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The power of Power Chords

April 5, 2017

"Nearly all men can stand adversity, but if you want to test a man's character, give him power."

- Abraham Lincoln

 

 

If you want a quick cheat sheet, go to the end of the post and download the cheat sheet.

 

 

Power Chords are the essence of rock n roll.

 

Yes, it's that plain simple.

 

Power Chords are chords that consist of only two intervals: the root and the 5th. They have no 3rd interval, so they are neither major nor minor.

 

You can play a power chord anywhere on the fretboard, but they are mostly played with the root note on the 6th and 5th strings, and sometimes on the 4th as well. It will look like this:

The root note is played in the thickest string, and if you know your fretboard well enough already, you'll be able to tell that the following note is a 5th interval.

 

The last note happens to be another root note, which is one octave higher. This note is optional; you don't need to play it, although in general I like how the chord sounds with it, so suit yourself.

 

Question: Did you notice that the pinky finger on the E5 is on the 5th fret instead of the 4th fret? Can you guess why?

 

The fingering I show in the diagram is the best in my opinion. Some people use their ring finger to form a small barre to press down on both strings like this:

 

This position is slightly easier as you use two fingers instead of three, but I recommend you avoid it as much as possible because in order to do that barre you often need to twist your finger in an unnatural way, the so-called "banana shape", like this:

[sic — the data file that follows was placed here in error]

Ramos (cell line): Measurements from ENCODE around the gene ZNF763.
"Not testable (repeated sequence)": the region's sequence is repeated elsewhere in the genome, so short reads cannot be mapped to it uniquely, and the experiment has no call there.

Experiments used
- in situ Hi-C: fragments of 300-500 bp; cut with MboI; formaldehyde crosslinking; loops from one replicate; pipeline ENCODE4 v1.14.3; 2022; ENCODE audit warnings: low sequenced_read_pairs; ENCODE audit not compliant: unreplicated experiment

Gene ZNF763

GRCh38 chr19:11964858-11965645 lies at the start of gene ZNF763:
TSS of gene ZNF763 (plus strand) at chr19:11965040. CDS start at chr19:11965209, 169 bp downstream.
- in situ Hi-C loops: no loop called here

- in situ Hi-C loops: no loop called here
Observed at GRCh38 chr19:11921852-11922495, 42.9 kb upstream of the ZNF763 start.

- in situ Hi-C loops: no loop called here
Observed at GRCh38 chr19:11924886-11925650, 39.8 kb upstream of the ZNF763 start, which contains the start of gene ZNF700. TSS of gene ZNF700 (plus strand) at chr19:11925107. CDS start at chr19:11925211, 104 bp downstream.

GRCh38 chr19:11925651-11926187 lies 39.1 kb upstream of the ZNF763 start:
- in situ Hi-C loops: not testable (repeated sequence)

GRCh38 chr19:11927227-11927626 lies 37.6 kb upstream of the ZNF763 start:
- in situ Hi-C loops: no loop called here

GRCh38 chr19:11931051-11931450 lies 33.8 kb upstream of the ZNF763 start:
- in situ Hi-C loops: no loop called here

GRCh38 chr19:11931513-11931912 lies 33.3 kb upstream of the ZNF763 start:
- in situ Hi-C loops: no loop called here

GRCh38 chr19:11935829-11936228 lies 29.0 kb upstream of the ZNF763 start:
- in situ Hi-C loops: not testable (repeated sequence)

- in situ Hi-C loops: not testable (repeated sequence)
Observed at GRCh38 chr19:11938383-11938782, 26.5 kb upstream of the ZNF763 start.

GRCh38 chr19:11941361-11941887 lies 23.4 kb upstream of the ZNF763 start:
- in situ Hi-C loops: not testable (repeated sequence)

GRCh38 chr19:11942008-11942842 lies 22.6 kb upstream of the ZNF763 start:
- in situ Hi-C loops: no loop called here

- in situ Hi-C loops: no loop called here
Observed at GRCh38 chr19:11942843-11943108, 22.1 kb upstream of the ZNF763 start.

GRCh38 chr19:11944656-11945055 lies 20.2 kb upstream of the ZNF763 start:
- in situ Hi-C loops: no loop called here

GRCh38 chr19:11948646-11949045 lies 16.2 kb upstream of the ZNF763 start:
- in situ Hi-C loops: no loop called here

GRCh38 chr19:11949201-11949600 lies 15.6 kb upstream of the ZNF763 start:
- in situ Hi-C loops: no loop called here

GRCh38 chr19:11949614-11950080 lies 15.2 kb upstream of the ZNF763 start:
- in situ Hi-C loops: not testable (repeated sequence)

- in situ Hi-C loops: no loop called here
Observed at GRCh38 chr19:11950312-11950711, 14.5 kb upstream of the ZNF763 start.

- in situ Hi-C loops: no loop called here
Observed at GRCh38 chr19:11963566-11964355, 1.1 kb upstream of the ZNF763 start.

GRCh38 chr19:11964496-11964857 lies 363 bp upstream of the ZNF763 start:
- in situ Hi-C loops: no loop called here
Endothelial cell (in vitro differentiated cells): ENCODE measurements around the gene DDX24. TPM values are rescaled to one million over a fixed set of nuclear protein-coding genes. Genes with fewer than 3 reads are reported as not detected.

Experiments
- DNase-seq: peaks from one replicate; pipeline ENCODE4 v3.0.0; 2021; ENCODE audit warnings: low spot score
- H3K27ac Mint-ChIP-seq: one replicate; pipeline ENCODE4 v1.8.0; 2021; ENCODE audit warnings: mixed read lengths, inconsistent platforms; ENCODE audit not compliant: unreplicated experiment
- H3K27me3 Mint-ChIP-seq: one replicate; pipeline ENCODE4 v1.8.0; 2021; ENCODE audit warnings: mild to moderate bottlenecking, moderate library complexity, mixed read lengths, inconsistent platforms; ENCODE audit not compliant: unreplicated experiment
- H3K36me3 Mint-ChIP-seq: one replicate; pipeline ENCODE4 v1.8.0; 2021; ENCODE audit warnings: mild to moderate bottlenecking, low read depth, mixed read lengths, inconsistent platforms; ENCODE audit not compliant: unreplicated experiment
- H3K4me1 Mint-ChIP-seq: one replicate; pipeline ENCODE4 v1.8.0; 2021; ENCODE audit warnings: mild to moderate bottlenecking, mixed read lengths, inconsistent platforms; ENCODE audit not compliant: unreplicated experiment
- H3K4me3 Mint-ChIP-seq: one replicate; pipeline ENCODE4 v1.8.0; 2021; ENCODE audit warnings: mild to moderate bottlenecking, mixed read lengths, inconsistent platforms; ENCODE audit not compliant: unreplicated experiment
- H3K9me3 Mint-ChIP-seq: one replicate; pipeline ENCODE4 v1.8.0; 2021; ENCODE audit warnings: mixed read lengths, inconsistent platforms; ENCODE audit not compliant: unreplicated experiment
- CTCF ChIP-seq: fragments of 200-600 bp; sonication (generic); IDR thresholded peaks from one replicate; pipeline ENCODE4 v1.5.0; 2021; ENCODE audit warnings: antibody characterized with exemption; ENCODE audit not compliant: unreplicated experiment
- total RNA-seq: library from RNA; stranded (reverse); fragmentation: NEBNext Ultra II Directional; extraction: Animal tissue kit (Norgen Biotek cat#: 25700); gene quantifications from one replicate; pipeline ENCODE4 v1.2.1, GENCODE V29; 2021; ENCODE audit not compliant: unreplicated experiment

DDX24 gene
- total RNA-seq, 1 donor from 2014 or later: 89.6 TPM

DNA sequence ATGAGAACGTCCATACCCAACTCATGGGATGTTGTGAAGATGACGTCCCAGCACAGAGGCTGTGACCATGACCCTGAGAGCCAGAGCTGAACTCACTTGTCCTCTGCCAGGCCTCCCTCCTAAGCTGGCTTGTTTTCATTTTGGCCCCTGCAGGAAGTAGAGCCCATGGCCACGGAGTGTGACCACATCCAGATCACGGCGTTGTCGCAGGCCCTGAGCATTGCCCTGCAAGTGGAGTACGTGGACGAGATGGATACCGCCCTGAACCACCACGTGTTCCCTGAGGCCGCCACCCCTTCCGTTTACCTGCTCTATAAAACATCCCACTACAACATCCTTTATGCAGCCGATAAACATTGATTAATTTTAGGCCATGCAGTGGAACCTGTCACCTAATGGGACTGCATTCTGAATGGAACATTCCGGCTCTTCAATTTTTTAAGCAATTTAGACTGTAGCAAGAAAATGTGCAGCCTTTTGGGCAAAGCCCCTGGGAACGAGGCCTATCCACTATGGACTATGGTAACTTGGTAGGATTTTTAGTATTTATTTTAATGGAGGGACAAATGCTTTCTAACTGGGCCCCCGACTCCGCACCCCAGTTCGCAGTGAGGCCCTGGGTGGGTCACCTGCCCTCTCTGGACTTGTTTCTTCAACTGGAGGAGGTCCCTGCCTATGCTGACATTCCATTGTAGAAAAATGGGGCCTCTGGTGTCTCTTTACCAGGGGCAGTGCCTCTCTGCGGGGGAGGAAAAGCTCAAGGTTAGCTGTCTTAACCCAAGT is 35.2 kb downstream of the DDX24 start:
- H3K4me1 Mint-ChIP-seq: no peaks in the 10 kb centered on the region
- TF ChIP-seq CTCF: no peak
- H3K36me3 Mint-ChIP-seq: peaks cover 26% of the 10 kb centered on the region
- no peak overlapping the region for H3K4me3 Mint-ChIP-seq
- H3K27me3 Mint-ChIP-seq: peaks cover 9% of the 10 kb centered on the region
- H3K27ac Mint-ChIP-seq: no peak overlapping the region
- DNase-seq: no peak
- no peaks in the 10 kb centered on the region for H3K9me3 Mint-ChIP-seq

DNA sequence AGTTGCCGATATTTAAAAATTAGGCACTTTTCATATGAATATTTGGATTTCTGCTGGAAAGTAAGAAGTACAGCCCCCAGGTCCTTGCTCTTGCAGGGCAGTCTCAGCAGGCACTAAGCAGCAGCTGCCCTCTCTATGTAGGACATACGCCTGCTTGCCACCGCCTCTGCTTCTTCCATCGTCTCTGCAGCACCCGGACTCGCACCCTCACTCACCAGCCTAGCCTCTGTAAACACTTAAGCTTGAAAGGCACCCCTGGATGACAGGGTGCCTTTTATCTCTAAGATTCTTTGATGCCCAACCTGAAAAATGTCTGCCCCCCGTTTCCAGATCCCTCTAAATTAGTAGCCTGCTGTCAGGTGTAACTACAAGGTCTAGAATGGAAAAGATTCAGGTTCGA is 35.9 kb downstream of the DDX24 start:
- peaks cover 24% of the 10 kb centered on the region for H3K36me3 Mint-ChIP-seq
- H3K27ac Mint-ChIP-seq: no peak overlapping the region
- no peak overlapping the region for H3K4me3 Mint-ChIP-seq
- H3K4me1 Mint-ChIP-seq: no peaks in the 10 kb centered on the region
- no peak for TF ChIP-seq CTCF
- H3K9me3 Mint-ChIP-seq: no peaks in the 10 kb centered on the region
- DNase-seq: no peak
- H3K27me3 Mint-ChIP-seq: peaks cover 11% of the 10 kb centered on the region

This position might seem harmless, but it's actually very strenuous on your finger joint, and eventually it will cause pain, and from then onwards even worse consequences. Remember that no technique should cause pain.

 

We already know we call this mini-chords Power Chords, but how do we note them?

 

The usual way is to use the root note followed with a "5", such as "A5" for an A power chord, or "E5" for an E power chord. This notation makes it very clear that the chord is made up with the root note and the 5th interval.

Bonus!

 

If you are a rock fan, like I am, you can certainly think of a few songs right now where players play power chords very quickly. It is very difficult to play these shapes and change them very quickly, so how do they do it?

 

There is a small trick that works like a treat. Remember we talked about the third note being optional because it was another root note? Well, if they are both the same note, what stops you from playing one or the other? How about if you don't play the root note, but play the octave?

 

It would look like this:

 

In this way we can have a two-note chord that is easily playable with two fingers or even with a single finger (using a small barre), which allows you to quickly change positions, with the core of the power chord sound intact.

 

 

Notice on the photo above that the finger is not in the banana position. This will keep the health of the joint.

 

What we've done here is referred to as an Inversion of the power chord, which is defined as a change in the lowest note of a chord to another note other than the root. Don't worry, we'll see this later.

For quick reference, download the following infographic.

 

 

 

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